Funny Duchess

Blog of artist and poet, Michelle Seaman

May a poem make your day

Reading Poetry

I know a lot of readers. Many of my friends and members of my family enjoy reading a variety of things like: fiction, nonfiction, sic fi, fantasy, young adult, mysteries, short stories, memoirs, essays, newspaper or magazine articles, blog posts, philosophy and cookbooks. 

Yes, they read it all! 

Well, almost all. 

They read it all except poetry. 

I think I understand why the otherwise avid reader avoids poetry. Perhaps they think it is too abstract. In fairness, it can be, but I’m here to affirm: Poetry can be many things! 

To prove it, I invite you to have a pretend conversation with me.

Trust me? C’mon, trust me. Hold my hand. Here we go…

M: Why don’t you read poetry?

Y: I don’t get it. 

M: It’s ok not to get it. 

Y: I feel like I’m supposed to-

M: Leave should. Greet the kid. 

Y: What? Please speak more directly. This is what I mean. You poets are so cryptic!

M: Forgive me. Poets like to play, but we are good kids, we share our toys, so when you sit down with a poem, be open. Poems are friendly, I swear.

Y: I’m an adult. I don’t have time. Everything is busy and stressful. I need to relax.

M: Poetry is relaxing. 

Y: Not if I don’t know how to read it. How do I read a poem?

M: Each one is different, but as a general method, pause at the end of each line. Take a breath. Let the words hang for a moment, and then fall into the next line. Follow the punctuation as it winds around. Try this one: 

By Takako U. Lento

There were dancing as if
swimming among rocks.
We stood by the wall
drinking beer
out of the green-labeled can.
We talked about 
shadow plays, operas and
how your friend’s father witnessed
Caruso break a goblet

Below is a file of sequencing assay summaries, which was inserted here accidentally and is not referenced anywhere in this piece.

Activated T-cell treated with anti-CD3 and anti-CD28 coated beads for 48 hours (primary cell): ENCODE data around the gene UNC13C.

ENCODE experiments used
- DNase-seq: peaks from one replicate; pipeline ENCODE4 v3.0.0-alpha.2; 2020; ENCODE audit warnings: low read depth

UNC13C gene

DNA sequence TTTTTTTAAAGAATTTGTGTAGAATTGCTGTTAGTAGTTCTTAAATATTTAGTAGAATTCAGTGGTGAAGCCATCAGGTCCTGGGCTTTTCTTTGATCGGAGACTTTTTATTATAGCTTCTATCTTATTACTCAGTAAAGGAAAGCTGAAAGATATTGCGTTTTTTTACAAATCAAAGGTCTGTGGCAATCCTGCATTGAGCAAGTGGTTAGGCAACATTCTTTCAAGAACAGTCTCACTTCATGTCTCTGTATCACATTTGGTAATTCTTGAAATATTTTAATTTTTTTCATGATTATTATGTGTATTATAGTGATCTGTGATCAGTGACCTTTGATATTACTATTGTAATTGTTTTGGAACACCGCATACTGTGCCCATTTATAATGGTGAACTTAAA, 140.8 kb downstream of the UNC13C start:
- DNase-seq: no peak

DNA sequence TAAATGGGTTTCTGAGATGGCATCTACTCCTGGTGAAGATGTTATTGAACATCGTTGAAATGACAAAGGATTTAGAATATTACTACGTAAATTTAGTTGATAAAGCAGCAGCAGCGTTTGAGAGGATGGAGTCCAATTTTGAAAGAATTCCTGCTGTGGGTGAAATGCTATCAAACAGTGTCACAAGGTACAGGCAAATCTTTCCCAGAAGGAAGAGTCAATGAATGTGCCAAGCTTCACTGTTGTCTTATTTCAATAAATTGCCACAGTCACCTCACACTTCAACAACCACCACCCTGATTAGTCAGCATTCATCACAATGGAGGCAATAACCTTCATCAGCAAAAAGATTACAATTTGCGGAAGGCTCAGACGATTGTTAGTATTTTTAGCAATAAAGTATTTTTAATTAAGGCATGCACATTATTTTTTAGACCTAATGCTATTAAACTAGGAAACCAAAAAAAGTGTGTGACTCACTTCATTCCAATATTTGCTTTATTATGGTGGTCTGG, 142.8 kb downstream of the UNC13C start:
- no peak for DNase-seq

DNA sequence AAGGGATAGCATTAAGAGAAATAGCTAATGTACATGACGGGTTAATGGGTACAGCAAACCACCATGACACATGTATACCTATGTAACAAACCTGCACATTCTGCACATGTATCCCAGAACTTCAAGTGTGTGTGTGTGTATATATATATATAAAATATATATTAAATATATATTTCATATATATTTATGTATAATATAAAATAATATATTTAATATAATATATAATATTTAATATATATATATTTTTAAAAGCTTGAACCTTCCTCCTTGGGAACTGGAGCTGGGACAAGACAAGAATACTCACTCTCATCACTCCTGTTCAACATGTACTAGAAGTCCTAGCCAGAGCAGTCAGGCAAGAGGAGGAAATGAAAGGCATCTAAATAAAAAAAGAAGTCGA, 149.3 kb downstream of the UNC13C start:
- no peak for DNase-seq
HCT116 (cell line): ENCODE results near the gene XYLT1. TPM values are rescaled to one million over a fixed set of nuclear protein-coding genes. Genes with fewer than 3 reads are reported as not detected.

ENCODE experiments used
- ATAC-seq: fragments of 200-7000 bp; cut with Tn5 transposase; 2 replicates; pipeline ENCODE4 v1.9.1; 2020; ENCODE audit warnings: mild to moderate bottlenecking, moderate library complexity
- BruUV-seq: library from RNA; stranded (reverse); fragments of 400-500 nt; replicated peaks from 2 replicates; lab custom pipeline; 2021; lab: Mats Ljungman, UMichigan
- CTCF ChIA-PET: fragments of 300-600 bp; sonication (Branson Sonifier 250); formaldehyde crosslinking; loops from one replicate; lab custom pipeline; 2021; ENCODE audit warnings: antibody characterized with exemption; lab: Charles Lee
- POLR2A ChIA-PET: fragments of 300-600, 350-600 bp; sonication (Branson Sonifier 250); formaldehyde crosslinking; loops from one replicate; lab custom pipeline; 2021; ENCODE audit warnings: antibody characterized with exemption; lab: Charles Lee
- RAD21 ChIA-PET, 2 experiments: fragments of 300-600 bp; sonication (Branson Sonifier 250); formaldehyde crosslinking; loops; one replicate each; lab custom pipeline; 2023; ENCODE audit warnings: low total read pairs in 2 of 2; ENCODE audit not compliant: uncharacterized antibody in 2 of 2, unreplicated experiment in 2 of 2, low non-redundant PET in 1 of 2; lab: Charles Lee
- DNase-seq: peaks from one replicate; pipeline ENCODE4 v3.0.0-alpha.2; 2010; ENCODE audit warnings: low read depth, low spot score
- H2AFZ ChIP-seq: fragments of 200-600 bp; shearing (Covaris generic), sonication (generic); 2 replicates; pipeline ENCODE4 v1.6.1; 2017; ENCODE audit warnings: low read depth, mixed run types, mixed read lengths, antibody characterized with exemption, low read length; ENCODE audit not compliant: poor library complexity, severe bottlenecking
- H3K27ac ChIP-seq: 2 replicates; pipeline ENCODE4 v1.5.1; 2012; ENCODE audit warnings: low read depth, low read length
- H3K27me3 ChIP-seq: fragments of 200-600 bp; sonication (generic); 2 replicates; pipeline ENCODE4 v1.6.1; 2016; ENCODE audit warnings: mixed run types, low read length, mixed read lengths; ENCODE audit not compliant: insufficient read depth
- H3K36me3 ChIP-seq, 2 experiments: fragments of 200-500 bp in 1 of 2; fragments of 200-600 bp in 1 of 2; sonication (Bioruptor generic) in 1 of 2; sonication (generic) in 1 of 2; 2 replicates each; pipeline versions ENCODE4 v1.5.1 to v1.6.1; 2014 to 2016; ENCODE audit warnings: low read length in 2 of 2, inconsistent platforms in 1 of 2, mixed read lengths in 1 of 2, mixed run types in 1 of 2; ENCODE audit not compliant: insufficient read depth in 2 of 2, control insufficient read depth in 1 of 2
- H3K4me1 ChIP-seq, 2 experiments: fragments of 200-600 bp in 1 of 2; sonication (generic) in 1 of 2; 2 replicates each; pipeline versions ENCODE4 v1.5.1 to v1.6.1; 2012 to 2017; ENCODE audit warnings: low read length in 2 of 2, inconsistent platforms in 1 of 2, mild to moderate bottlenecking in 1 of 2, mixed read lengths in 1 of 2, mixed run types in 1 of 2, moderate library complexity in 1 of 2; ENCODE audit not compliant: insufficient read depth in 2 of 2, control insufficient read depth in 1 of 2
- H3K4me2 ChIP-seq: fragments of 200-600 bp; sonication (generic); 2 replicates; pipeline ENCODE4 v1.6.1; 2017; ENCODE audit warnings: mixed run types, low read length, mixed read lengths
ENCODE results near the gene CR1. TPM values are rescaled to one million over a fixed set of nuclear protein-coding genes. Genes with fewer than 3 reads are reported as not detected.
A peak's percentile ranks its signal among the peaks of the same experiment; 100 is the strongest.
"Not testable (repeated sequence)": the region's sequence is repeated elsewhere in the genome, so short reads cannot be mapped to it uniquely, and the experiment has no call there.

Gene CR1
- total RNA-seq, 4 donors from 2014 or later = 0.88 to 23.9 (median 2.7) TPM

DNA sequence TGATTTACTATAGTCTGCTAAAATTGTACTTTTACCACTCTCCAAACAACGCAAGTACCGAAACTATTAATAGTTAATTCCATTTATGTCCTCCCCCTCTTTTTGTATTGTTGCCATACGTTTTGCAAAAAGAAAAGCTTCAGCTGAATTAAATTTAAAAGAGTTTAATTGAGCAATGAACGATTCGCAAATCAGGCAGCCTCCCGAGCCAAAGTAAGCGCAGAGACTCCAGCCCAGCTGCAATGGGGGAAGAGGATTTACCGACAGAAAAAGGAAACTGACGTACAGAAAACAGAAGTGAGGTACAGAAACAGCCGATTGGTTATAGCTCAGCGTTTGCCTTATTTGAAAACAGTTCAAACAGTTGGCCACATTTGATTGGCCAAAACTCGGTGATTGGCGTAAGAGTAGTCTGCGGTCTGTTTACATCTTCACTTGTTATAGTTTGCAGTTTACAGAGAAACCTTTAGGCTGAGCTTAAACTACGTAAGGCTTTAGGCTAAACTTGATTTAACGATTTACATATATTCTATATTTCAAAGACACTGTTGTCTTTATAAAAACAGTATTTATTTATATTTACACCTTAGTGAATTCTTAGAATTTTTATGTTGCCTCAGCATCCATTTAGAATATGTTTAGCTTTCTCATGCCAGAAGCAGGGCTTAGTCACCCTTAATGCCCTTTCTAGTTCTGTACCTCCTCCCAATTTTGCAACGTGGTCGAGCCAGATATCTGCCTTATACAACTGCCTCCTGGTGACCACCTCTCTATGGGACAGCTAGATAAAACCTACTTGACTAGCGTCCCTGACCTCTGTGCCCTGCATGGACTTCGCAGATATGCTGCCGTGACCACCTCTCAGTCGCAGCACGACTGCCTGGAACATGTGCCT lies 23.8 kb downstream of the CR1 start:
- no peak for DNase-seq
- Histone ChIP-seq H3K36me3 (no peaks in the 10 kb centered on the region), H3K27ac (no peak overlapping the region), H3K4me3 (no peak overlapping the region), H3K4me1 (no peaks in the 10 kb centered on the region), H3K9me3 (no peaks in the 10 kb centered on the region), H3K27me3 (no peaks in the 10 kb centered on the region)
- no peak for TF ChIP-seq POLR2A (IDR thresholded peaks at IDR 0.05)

by his forceful voice.
I laughed,
wishing I could break
the thin but inevitable glass
between me and your world. 

M: Or this one:

Homage to My Hips
By Lucille Clifton

these hips are big hips
they need space to
move around in.
they don’t fit into little
pretty places, these hips
are free hips.
they don’t like to be held back.
they hips have never been enslaved,
they go where they want to go
they do what they want to do.
these hips are mighty hips
these hips are magic hips.
i have known them
to put a spell on a man and
spin him like a top!

M: See? You could follow these poems, yes?

Y: I could! The language was clear and there were important messages in them. 

M: Yes! Poetry is strong, it can hold important messages. Here’s one I love:

By Wisława Szymborska

How leaky are the borders of man-made states!
How many clouds float over them with scot-free,
how much desert sand shifts from country to country, 
how many mountain pebbles roll onto foreign turf 
in provocative leaps!

Need I site each and every bird as it flies,
or alights, as now, on the lowered gate?
Even if it be a sparrow-its tail abroad,
though its beak is still home. If that weren’t enough- it keeps

Out of countless insects, I will single out the ant, 
who between the border guard’s left and right boots,
feels unobliged to answer questions of origin or destination.

If only this whole mess could be seen at once in detail
on every continent!
Isn’t that a privet on the opposite bank
smuggling its hundred-thousandth leaf across the river? 
Who else but the squid, brazenly long armed, 
would violate the sacred territorial waters?

How can we speak of any semblance of order
when we can’t rearrange the stars 
to know which one shines for whom?

Not to mention the reprehensible spreading of fog!
Or the dusting of the steppe over its entire range
as if though it weren’t split in two!
Or voices carried over accommodating airwaves:
summoning squeals and suggestive gurgles!

Only what’s human can be truly alien.
The rest is mixed forest, undermining moles, and wind. 

 I love how ‘Psalm’ makes me think about humans, nature, borders and movement. 

Y: You think a lot. Is this a poet’s curse?

M: A curse and a blessing. I’ve also been thinking about objects, why I collect or keep certain things. This next poem addresses stuff, and I’m including it especially for my friend Dara, because she helps people with their ‘stuff’ for a living.

Thing Poem
By Petra von Morstein

Moving out
I was given
a vase. 

The notebook was bought
on the island
in the store there.

You found
the striped pebble
on the beach at Aber-Bach, in Wales.

With this pencil
I wrote
things nobody liked, not even I.

Take off these story tags.
I’d really like
a few things with
qualities of their own.